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ZORA
Unapologetic. Ours. A publication from Medium for Black women.

Wellness

In ZORA. More on Medium.

I’m Learning

Idk if it’s possible to achieve perfection, I think we should strive for self-acceptance🦋

A portrait of a black woman outside in the sunlight, smiling
A portrait of a black woman outside in the sunlight, smiling

“I should be better than this by now.”

This is a thought that I said out loud during a recent therapy session. I felt like I was talking about the same problems and anxieties that I always talk about. I felt like I’d done so much work over the years to unlearn past trauma and learn new coping mechanisms that I should have evolved past my regular struggles. And I felt really down about myself. Like I must not be doing things right, like I must not be right. …


I’m Learning

If it’s not about me and my peace of mind, it can wait

Black woman holding a cup in her hands with eyes closed, enjoying a calm moment at home.
Black woman holding a cup in her hands with eyes closed, enjoying a calm moment at home.

My morning routine is the same almost every day. I typically wake every morning between 6 and 7 a.m. I don’t use an alarm clock, preferring to let myself rise naturally with the sun. I stretch. Sit up. Take a sip of water. Say a little prayer of gratitude. Get out of bed and open the curtains to let the sunshine in.

And then… I panic. The countdown has begun.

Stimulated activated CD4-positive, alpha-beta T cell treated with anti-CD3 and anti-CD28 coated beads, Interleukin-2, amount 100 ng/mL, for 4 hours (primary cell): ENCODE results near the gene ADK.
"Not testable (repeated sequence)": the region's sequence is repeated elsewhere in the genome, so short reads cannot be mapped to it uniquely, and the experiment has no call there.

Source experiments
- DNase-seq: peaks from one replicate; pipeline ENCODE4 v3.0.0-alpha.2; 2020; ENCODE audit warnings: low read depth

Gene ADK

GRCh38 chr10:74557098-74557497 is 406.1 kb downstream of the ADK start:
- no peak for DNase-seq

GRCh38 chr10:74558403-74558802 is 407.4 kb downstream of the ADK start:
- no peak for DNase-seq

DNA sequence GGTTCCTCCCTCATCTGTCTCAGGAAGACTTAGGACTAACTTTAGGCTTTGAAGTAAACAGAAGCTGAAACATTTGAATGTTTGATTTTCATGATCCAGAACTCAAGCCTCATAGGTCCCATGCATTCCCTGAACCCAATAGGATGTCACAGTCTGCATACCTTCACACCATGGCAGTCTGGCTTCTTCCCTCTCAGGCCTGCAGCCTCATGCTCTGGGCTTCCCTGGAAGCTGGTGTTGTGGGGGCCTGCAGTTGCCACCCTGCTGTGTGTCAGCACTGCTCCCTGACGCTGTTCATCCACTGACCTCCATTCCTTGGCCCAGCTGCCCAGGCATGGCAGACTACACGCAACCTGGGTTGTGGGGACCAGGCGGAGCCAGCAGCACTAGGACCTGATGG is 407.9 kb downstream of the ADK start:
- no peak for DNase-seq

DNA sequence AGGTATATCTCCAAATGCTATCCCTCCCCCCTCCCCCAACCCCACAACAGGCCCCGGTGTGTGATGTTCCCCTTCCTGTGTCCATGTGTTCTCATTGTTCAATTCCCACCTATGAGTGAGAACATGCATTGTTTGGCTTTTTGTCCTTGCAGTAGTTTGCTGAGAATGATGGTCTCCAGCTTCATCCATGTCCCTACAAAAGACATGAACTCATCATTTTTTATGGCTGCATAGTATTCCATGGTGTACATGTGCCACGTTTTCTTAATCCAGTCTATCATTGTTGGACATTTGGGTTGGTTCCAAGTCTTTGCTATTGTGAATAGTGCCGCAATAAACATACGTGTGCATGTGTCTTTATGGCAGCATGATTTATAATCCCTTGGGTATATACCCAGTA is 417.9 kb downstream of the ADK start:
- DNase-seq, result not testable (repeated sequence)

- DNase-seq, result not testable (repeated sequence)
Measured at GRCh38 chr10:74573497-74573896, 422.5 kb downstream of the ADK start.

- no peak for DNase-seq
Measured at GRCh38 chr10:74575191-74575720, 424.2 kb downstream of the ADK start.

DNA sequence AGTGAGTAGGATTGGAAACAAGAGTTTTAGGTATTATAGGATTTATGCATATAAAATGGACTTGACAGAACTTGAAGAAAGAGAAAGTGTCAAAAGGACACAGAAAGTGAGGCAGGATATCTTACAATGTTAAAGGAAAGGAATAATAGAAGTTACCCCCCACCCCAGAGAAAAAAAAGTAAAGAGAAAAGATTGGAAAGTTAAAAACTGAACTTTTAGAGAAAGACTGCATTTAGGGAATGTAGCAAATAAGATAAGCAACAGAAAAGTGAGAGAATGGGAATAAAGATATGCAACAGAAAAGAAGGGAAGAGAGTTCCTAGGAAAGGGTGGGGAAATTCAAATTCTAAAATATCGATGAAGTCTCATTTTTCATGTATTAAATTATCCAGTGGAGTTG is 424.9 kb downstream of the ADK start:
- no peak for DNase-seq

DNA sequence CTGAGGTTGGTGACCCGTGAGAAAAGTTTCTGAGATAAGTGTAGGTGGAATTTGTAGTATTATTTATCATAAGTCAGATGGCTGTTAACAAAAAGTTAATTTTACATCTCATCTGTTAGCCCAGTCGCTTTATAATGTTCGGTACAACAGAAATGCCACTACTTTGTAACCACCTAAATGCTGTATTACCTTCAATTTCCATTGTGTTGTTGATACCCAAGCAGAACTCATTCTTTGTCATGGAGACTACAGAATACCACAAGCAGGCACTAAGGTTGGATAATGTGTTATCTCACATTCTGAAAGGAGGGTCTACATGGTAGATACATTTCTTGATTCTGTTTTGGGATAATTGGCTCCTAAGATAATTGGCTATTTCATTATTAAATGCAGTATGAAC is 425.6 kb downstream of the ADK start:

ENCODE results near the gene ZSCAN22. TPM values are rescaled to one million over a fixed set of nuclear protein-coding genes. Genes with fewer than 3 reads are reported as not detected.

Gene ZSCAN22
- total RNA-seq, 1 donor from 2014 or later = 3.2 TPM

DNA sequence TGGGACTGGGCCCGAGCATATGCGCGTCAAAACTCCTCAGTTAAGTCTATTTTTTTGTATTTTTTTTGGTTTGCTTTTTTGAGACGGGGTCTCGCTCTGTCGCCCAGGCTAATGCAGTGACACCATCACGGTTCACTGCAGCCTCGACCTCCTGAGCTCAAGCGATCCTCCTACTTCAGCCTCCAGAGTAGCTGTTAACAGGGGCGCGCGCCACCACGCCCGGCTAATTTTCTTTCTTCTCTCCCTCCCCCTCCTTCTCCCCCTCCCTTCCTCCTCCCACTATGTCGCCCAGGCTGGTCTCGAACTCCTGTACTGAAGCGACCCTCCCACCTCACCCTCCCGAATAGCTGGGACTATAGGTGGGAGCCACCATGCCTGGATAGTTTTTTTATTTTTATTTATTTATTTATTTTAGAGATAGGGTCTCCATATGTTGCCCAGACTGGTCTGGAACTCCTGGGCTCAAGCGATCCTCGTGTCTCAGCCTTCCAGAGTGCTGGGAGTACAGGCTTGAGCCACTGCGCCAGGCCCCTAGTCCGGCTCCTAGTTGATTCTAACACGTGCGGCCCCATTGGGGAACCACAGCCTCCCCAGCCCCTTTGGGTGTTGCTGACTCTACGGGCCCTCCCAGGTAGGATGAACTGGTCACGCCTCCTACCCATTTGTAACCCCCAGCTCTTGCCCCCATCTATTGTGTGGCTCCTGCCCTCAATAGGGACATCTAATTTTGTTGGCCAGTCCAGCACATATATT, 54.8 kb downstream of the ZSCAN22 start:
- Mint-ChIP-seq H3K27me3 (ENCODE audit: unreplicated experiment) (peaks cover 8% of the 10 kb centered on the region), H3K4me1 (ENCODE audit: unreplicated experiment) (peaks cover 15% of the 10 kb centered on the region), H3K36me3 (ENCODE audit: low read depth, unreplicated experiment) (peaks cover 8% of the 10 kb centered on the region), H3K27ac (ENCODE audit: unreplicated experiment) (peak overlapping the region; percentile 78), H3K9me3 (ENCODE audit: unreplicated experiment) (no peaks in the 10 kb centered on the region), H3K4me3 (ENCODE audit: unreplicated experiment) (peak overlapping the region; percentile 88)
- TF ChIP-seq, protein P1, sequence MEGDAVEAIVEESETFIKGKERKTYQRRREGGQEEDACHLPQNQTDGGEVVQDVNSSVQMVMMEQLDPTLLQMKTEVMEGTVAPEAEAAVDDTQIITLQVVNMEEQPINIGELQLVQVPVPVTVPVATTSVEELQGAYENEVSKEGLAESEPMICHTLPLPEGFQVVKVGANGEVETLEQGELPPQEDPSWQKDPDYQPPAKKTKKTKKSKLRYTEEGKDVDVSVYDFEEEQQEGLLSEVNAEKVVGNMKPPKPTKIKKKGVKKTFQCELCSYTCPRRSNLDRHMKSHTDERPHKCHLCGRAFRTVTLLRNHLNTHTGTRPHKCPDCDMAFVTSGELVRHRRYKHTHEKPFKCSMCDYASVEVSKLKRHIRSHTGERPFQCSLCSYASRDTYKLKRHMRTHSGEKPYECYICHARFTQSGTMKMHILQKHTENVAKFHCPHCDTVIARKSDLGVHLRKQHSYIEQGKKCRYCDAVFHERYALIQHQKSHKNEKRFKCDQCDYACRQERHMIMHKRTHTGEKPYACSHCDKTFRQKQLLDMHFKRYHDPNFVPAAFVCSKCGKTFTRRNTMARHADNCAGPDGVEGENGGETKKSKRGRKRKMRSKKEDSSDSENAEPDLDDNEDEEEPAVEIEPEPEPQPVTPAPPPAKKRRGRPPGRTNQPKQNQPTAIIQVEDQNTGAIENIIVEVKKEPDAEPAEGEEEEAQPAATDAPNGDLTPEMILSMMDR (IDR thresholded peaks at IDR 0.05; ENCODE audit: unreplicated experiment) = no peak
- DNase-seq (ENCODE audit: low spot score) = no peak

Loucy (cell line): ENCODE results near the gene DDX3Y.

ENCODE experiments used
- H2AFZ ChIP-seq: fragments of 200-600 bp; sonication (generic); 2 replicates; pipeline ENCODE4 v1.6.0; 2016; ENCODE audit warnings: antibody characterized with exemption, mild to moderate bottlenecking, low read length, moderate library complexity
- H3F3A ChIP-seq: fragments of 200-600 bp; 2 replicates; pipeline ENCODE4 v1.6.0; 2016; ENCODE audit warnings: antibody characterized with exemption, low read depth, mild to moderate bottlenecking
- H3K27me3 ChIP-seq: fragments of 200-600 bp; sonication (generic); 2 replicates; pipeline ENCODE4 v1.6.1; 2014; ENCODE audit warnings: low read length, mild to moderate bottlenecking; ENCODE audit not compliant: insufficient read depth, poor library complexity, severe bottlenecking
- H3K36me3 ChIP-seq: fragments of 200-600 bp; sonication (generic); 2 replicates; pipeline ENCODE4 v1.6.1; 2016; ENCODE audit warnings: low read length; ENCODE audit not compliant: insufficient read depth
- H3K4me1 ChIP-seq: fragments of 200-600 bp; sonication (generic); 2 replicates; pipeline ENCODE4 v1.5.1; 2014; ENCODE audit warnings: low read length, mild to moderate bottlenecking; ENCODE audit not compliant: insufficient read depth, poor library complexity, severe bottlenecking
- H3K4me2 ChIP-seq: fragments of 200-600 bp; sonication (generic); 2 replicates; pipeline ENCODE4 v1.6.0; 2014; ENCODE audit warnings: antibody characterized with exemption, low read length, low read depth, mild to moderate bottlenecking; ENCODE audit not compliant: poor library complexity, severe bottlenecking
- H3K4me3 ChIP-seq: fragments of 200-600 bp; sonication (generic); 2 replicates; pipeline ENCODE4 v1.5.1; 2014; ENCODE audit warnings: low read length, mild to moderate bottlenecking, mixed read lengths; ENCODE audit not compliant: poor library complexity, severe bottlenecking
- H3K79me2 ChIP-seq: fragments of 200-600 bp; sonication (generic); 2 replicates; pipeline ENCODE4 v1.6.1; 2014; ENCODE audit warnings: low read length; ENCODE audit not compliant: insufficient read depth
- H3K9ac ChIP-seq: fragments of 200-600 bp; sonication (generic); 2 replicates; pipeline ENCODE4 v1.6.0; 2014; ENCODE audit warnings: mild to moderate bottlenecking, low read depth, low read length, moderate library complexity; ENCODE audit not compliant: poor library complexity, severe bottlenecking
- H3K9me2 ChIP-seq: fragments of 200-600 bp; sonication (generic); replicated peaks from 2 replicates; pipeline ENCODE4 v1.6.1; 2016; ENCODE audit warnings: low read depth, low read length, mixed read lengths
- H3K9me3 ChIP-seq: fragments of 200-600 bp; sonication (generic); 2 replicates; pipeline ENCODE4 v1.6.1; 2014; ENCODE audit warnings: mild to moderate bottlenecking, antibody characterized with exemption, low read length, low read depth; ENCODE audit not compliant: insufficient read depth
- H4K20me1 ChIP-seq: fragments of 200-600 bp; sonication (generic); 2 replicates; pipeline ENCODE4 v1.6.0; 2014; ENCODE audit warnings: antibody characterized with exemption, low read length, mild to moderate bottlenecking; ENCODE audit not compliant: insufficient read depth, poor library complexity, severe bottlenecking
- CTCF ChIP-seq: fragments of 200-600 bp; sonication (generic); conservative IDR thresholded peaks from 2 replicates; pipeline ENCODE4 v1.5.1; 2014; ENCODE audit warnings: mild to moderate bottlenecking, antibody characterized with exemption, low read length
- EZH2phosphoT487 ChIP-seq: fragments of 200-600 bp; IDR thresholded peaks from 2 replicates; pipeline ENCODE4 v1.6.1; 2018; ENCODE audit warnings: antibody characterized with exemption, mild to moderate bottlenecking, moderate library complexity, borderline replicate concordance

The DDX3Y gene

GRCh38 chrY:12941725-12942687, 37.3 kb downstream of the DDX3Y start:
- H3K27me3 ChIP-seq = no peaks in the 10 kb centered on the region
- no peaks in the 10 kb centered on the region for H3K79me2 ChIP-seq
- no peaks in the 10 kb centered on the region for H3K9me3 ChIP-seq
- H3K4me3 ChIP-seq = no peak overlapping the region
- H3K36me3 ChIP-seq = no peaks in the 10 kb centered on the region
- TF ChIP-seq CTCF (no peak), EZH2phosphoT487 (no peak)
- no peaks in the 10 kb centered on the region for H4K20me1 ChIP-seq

Starting from the moment I open my eyes, I have T-minus 2.5 hours before I need to start work. That’s 2.5 hours to become fully awake, do some yoga, walk…


I’m Learning

Losing something important to me gave me the strength to move past my trauma

Black woman looking out the window with a forlorn expression.
Black woman looking out the window with a forlorn expression.

So I think I have a ghost in my apartment.

I started noticing it almost immediately upon moving in. I would hear noises coming from the ceiling as though someone was walking around up there. (I live on the top floor. No one is above me.) Doors in my apartment would open and close on their own (I live alone). None of the clocks in my apartment ever read the same time no matter how many times I reset them (including the digital clocks on the oven and microwave!).

But the scariest and most annoying phenomenon is that items in…


It’s the day of love. Why not practice loving yourself?

Valentine’s Day is going to be hard for many people this year. Lots of folks are separated from loved ones and significant others due to Covid-19 restrictions still in place since last spring. And then there are the folks like me who’ve been rolling solo dolo on Valentine’s Day long before lockdown prevented any chances of coupling up!

But hey, just because you’re alone doesn’t mean you have to let Valentine’s Day go by like an ordinary day. ZORA spoke with sexologist, therapist, and relationship expert Shamyra Howard about practical ways to show yourself some love and carry it with…


I’m Learning

I spent my journalism career trying to be perfect. Now I’m just trying to be myself.

Even at the risk of burning, the mouth always seeks the light. —Elizabeth Acevedo, The Poet X